Ooops! I did it again. I visited another National Park. I did say I was going to visit five before the end of this year, so are we really that surprise that we’re moving right along the goal?
Just kidding! Although, you may be wondering to yourself, “Samantha, I’ve never even heard of Hot Springs National Park before. How did you happen to stumble upon it?” Excellent question, reader. I’ll tell you. It’s the closest one to my home town. Yeah, that’s it.
On my quest to find national parks within a reasonable distance to where I was located, Hot Springs was the first to pop up. I did do some research on Hot Springs before deciding to make the trip out though. And everything I found actually incited a lot more curiosity in me, and that’s what finally sealed the deal.
Hot Springs National Park is located right next to Hot Springs, Arkansas (Fun fact: I actually thought the park was a part of the city, but it turns out that because it’s a national park, it’s actually privately owned. By the government). It’s the smallest of all the national parks and, according to the establishment date of the land itself, it’s also the oldest national park (Although it wasn’t actually designated a national park until much later. So I guess you can still call yourself the oldest, Yellowstone).
Now, I know I’ve only been to two national parks prior to coming here, but I think Hot Springs might actually be starkly different from most other parks. Generally, the places I go camping or hiking have several areas that are fairly remote—no roads or restaurants or signs of city life in general nearby. But Hot Springs felt like it was literally dropped in the middle of a city—which might explain why I was so confused to find out that Hot Springs, the city was not the same thing as Hot Springs, the national park.
There’s a road that runs straight from Hot Springs, the city, into Hot Springs, the park. At some point—possibly right by the visitor’s center—this road turns from being property of the city to property of the park. There are businesses lining both sides of the street and everything is set up to make you feel like you’re never too far away from civilization. This may be a little off-putting to those of you that prefer to be completely cut off from advanced technology when you’re adventuring outdoors, but let me assure you, once you’re in some of the mountainous regions of the park, you really can’t tell that there’s a burger joint just a few hundred feet below you.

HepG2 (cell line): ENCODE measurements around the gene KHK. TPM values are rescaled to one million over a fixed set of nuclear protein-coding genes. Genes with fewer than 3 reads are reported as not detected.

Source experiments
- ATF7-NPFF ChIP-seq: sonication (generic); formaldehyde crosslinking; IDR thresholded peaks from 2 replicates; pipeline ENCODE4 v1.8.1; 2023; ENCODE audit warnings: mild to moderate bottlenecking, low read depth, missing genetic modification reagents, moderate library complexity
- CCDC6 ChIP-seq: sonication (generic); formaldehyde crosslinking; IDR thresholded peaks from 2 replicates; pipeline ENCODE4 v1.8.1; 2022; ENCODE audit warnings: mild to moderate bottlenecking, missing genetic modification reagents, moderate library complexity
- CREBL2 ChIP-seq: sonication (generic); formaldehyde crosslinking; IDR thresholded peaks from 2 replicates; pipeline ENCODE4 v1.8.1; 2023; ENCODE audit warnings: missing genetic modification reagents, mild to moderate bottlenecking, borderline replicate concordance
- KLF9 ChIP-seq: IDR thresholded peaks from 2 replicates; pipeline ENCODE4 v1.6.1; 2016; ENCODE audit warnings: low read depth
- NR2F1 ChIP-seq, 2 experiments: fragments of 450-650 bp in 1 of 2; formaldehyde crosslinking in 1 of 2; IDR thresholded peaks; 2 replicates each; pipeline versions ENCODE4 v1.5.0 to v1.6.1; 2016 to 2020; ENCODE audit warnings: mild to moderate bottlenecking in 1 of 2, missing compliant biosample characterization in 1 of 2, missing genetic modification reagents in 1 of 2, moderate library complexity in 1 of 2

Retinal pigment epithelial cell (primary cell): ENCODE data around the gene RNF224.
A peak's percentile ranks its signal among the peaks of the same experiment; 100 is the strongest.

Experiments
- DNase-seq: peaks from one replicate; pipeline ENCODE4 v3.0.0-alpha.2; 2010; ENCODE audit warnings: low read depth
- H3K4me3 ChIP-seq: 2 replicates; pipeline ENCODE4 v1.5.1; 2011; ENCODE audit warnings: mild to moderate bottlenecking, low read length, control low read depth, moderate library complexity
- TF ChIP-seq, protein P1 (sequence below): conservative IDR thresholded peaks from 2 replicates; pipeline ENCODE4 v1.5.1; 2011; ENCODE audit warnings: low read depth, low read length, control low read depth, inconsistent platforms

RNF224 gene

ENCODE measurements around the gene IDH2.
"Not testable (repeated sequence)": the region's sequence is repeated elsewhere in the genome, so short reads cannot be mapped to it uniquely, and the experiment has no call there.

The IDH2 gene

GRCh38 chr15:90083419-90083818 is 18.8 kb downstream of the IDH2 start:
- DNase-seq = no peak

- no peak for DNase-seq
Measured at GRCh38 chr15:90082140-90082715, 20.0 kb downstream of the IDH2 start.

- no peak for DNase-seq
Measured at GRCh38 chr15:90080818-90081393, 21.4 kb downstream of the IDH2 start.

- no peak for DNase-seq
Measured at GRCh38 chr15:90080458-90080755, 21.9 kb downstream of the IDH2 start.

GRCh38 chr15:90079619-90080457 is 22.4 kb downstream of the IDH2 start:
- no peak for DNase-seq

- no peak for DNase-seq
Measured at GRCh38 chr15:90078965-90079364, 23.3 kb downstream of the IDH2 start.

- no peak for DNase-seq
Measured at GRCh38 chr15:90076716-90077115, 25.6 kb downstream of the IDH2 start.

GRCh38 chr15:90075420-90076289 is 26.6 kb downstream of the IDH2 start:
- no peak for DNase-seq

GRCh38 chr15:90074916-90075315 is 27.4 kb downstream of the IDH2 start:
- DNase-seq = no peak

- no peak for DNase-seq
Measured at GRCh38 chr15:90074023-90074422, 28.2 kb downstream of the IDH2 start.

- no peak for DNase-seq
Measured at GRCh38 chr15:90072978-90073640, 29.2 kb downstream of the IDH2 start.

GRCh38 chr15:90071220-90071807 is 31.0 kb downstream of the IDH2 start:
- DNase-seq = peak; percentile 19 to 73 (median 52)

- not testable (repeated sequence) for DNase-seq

Some trails are paved and easier to trek than others. Some even have wide stretches of road, so if you preferred, you could drive through the wood rather than hike it. These roads are also used for getting up into shelters and picnicking areas.
From the name “Hot Springs,” one could certainly assume that actual hot springs can be found throughout the park. During one of my first hikes near the main road, I managed to find a few. I was skeptical at first whether or not I would get to see one—probably because I’ve never actually seen any hot springs prior to this trip—but you can actually see the smoke rising from the water and into the air.
Like most people, I definitely keep up with photos and videos of other people traveling to far-off destinations, imaging what it must be like to ride in hot air balloons in Turkey or go underwater cave-diving in Thailand. Something I’ve definitely seen online before were pictures of people traveling to places like Iceland and bathing in what looked like natural hot springs in the middle of the snowy woods somewhere. Apparently, that’s not always the case.
None of the wild hot springs at the park are actually safe for bathing. However, you can still try them out at one of two operating bathhouses located on the main road.
This is the one I visited while I was there. Each of the two houses, however, offer options to bathe in the the public baths, your own private bath to bathe in, and even several spa options—including massages and facials (Some of these services weren’t available at the time of my visit due to COVID restrictions, so make sure to check online—Quapaw Bathhouse and Buckstaff Bathhouse—for a full list of services).
Hiking and relaxing are the two biggest draws to this park, for sure. You could go for a morning hike, get a spa treatment at one of the bathhouses afterwards, check out some of the local stores, and then go to dinner at one fo the nearby restaurants. Everything you could want or need for, say, a weekend trip is literally within walking distance. If you’re someone that loves having the best of both worlds on an adventurous outing, Hot Springs National Park is the destination for you.
Let me know what you thought about Hot Springs National Park in the comments section down below! You can also read more about the park and maybe plan your trip out on their website!
I’ve got two more parks to go before I reach my “Visit Five National Parks in 2021” goal. If you have a suggestion for which ones I should visit, leave those in the comments too!
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